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Sean Drohan lives at a former farm property, MacKay House, owned by Halifax-based Shambhala Global. His ex-partner, a Shambhala employee, used to live there too, but moved out. Now, he and Shambhala are embroiled in a tenancy dispute.

Chris Donovan/The Globe and Mail

Tucked down a dirt road among the forest and meadows of the Cobequid Highlands in mainland Nova Scotia, the MacKay House has long been a place where people come to escape from the rest of the world.

The 19th-century farmhouse, overlooking the Northumberland Strait, is usually the bucolic setting for children’s summer camps and adult outdoor retreats where on clear nights the stars seem to go on forever.

But recently, this serene property has become the focus of an unusual eviction battle pitting a yoga teacher against one of the largest Buddhist organizations in the western world. That dispute, now headed for Nova Scotia’s Supreme Court, has also exposed a rift that erupted within the group three years ago over allegations of sexual misconduct against its spiritual leader.

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The property is owned by Halifax-based Shambhala Global, an international, non-profit Tibetan spirituality group spread over 50 countries that includes meditation centres, retreat centres, monasteries and a university. The man they’re trying to remove from the farmhouse, Sean Drohan, says the way he’s being treated shows the hypocrisy in the group’s mantra of kindness, generosity and finding the “basic goodness” in everyone.

In 2018, Shambhala’s spiritual director, Osel Rangdrol Mukpo, stepped down after some of his most devoted female followers accused him of drunken groping, sexual abuse and forcing them to perform sexual favours. Mr. Mukpo, whose followers call him Sakyong Mipham Rinpoche, or just the Sakyong, a Tibetan word that translates roughly as king, publicly acknowledged in a statement what he called “relationships” that left women “feeling harmed,” and relocated to Nepal.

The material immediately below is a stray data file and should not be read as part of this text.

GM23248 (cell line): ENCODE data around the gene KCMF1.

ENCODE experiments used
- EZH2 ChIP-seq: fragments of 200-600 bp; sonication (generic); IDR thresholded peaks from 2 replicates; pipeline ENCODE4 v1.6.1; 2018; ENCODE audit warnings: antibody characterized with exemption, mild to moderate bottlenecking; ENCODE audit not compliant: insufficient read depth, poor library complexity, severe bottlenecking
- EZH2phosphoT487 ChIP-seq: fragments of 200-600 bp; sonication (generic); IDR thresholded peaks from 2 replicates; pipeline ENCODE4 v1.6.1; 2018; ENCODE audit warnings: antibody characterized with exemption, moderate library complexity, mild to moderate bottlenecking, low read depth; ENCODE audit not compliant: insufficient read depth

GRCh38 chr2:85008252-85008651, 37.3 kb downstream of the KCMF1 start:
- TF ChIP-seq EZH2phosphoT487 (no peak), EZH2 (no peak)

While some of those allegations were corroborated by third-party investigations commissioned by Shambhala, there were no formal complaints to police. The Halifax-based governing council of Shambhala resigned en masse, and said they hoped it would begin a healing process for their organization.

Osel Rangdrol Mukpo, known to his followers as Sakyong Mipham Rinpoche, smiles at his bride at their 2006 wedding in Halifax.

Andrew Vaughan/The Canadian Press

Three years since the scandal, the group has rebranded itself as Shambhala Global, with a new charter and board of directors. But there’s still a devout loyalty among many members to Mr. Mukpo, who has resumed acting as Shambhala’s spiritual director and teaching from afar. Followers celebrate him as the descendent of a royal Tibetan Buddhist lineage. “They took a vow to defend him, and they’re not letting go of him,” said Mr. Drohan, who has been a member of the Shambhala organization for 15 years. “That’s what this is about. They’re loyalists and I’m not, so they want me out.”

Mr. Drohan has been the caretaker of the MacKay House property since September, 2018. In September, 2019, his rent increased to $500 a month, double what he paid a year prior. He insists he’ll only pay $250 a month – part of what he calls a “historical agreement” that has allowed Shambalans to live at the farmhouse for low rent while caring for the property.

He claims Shambhala’s Nova Scotia leadership is trying to push him out because he’s vocally opposed to Mr. Mukpo’s prominent role within the group. Mr. Drohan also produced a long list of alleged neglected repairs to the property as proof they’re trying to get him to leave the farmhouse.

“The primary reason for all this is unspoken. I don’t believe the Sakyong is fit to teach. They only want people in positions they can control who want the Sakyong to return soon,” he said. “I’m taking them to task for how they’re treating people.”

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Mr. Drohan sits behind a broken window. He says Shambhala has neglected repairs to the property, which he believes is proof they're trying to push him out. But Shambhala denies that his criticism of Mr. Mukpo is a factor in their decision to ask him to leave.

Chris Donovan/The Globe and Mail

Shambhala, meanwhile, says it has tried to accommodate Mr. Drohan, but that it has the right to end the lease after his former partner and co-tenant provided the group with a Tenant’s Notice to Quit more than a year ago. The group as been trying to remove Mr. Drohan since last September.

Shambhala says it gave the yoga teacher full notice the rent would be increasing and even offered him the chance to stay at the farmhouse for free for the past few months until the lease expires in September. The group says it’s not trying to evict Mr. Drohan; it just wants him to leave voluntarily.

“This tenancy matter is not an eviction; we just do not intend to renew the lease beyond the termination date. We have properly communicated this to the tenant for the past 10 months,” the group’s spokesperson, Rose Keyes, said in an e-mailed statement.